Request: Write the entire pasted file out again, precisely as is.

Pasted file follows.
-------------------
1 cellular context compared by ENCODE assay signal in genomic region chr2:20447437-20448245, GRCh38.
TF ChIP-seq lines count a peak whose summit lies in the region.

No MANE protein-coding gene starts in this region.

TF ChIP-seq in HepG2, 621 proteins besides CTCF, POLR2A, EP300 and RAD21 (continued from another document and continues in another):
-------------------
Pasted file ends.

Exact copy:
1 cellular context compared by ENCODE assay signal in genomic region chr2:20447437-20448245, GRCh38.
TF ChIP-seq lines count a peak whose summit lies in the region.

No MANE protein-coding gene starts in this region.

TF ChIP-seq in HepG2, 621 proteins besides CTCF, POLR2A, EP300 and RAD21 (continued from another document and continues in another):